IT wanted integration; Microsoft delivered. Now both must fix lax security. by Peter Coffee, eWeek
More than a decade ago, Bill Gates began pursuing his vision of tightly integrated productivity software, providing
what he has called "object models that enable developers to control all the elements of an application."
Most enterprises ate it up. The object-based, drag-and-drop interaction of Microsoft Corp.'s Office made users
more productive and relieved IT of the burden of integration.
Now, however, enterprise IT pros worry that the grand integration vision implemented by Microsoft has brought with
it unintended consequences. Last year's Melissa virus and last month's worldwide barrage of mail-bomb attacks have
spread concerns about insecure interactions among Microsoft applications.
Following the recent Love Letter attack, similar to Melissa but with far more pervasive and damaging effects, enterprise
IT buyers have risen to demand that Microsoft give more attention to the safety of large networks. The connectivity
of the Internet is different in kind, not just in degree, from the connectivity of the LAN, and Microsoft's architecture
has not reflected this difference, they say. Microsoft has not acknowledged its responsibility as enterprises migrate
to public networks with worldwide reach.
Indeed, the Redmond, Wash., company provoked the ire of IT managers when it offered a post-Love Letter patch that
addressed Outlook's loopholes while denying its vulnerability. The update's startup screen warns that "lowering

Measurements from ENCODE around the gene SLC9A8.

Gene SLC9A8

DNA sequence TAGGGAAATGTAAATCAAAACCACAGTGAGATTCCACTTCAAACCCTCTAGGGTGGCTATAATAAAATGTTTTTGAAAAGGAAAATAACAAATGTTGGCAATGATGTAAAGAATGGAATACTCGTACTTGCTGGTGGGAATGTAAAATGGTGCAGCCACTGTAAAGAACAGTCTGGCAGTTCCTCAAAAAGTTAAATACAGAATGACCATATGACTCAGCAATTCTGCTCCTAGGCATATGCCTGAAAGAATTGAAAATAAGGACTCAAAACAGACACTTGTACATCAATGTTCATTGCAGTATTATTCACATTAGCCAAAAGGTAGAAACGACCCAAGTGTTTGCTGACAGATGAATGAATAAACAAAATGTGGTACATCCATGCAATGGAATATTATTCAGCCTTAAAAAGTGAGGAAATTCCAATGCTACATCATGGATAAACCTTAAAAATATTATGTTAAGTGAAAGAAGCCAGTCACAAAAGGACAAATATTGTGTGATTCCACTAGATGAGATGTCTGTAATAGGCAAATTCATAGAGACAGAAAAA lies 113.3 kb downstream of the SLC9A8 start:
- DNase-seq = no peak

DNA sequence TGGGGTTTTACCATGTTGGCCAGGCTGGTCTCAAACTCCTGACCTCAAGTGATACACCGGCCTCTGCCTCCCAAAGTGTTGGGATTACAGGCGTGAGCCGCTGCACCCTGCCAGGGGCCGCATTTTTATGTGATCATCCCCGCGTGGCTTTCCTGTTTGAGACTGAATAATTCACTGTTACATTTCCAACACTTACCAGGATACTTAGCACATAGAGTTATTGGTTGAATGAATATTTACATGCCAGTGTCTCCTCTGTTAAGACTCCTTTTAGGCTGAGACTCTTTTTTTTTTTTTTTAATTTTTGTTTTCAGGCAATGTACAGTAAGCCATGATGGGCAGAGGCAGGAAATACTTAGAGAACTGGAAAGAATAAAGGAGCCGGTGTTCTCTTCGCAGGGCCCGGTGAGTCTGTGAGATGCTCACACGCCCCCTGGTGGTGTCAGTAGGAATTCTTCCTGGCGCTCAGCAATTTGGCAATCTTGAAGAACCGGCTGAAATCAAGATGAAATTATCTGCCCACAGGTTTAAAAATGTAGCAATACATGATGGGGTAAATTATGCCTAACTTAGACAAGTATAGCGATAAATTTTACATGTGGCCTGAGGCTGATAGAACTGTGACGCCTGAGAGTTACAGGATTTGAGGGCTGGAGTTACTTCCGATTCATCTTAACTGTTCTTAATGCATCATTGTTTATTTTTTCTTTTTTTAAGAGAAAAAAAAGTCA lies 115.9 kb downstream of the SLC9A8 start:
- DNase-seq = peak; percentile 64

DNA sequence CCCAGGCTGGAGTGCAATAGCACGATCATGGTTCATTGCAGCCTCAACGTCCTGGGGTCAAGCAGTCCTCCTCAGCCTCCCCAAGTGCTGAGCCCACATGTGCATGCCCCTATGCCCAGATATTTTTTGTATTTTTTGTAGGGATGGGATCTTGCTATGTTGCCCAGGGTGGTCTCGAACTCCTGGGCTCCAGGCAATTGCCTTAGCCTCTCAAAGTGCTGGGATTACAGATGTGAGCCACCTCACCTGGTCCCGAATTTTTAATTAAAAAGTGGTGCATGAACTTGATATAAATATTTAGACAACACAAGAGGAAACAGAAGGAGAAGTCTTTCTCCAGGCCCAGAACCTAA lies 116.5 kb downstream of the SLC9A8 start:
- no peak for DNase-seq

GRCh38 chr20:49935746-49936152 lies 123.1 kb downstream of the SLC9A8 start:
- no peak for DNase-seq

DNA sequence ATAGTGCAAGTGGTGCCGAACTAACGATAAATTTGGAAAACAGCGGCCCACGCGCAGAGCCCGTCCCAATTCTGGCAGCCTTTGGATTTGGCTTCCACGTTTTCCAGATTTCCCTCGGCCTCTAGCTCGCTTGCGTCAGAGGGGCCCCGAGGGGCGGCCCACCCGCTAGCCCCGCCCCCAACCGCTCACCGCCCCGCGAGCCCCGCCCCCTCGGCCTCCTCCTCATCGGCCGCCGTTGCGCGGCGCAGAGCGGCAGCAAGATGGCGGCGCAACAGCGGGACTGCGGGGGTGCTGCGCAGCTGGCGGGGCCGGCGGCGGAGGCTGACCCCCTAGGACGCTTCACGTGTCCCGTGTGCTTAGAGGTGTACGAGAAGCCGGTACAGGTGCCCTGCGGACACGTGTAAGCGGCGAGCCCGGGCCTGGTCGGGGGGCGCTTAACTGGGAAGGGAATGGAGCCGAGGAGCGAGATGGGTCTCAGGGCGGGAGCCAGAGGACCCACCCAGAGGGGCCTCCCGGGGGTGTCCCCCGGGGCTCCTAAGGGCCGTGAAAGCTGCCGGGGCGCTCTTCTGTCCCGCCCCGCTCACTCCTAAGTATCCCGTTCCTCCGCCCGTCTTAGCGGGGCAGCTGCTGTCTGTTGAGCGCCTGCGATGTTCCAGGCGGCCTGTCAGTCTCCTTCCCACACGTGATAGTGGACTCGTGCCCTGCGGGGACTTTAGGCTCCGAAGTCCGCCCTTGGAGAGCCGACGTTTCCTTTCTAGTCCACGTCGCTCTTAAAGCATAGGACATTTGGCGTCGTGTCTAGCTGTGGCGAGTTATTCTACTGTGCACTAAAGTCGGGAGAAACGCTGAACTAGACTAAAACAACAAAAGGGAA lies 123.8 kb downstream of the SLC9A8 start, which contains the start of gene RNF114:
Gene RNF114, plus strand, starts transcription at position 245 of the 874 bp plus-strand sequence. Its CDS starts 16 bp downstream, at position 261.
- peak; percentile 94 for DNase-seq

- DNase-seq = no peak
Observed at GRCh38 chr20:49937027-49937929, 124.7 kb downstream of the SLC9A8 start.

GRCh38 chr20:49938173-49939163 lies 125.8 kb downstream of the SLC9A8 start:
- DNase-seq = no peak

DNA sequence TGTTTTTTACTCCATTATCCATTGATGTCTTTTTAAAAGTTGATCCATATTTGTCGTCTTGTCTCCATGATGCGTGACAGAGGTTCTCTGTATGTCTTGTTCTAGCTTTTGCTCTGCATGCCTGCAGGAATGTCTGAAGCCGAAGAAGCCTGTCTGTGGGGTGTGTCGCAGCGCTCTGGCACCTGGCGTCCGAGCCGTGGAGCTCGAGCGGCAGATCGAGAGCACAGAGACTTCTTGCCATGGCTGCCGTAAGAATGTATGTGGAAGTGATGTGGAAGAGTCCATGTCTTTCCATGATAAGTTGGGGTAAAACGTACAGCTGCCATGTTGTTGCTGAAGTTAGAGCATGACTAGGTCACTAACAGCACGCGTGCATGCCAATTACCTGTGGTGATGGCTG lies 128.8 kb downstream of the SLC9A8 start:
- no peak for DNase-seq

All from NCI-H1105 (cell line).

any of the default security settings may increase your risk," sounding much like the company's previous warning
not to view a Web page if you don't know what's on it.
Beyond what's in the box
By failing to address the vulnerability of its Outlook mail client after the wake-up call of last year's Melissa
incident, Microsoft neglected a crucial aspect of its duty to its customers. The greater attention to security
in Windows 2000 does not address Microsoft's application-level issues: During conversations between Microsoft officials
and eWeek Corporate Partner advisory board members, it appeared that the security posture of Microsoft's products
is being evangelized by the Windows 2000 team across the company, rather than being guided effectively from the
top down as a unified corporate goal.
IT managers must also live up to their duty to understand the security features available from Microsoft (in configuration
options) and from other vendors (in software that's readily integrated with Windows and its applications). Mail